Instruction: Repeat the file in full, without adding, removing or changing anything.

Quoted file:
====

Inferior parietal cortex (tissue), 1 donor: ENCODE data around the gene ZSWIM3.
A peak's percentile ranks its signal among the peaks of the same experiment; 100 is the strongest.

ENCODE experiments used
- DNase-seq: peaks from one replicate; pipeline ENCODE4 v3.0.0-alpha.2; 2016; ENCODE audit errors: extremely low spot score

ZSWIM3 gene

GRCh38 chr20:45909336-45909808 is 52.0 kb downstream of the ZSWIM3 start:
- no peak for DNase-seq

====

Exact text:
Inferior parietal cortex (tissue), 1 donor: ENCODE data around the gene ZSWIM3.
A peak's percentile ranks its signal among the peaks of the same experiment; 100 is the strongest.

ENCODE experiments used
- DNase-seq: peaks from one replicate; pipeline ENCODE4 v3.0.0-alpha.2; 2016; ENCODE audit errors: extremely low spot score

ZSWIM3 gene

GRCh38 chr20:45909336-45909808 is 52.0 kb downstream of the ZSWIM3 start:
- no peak for DNase-seq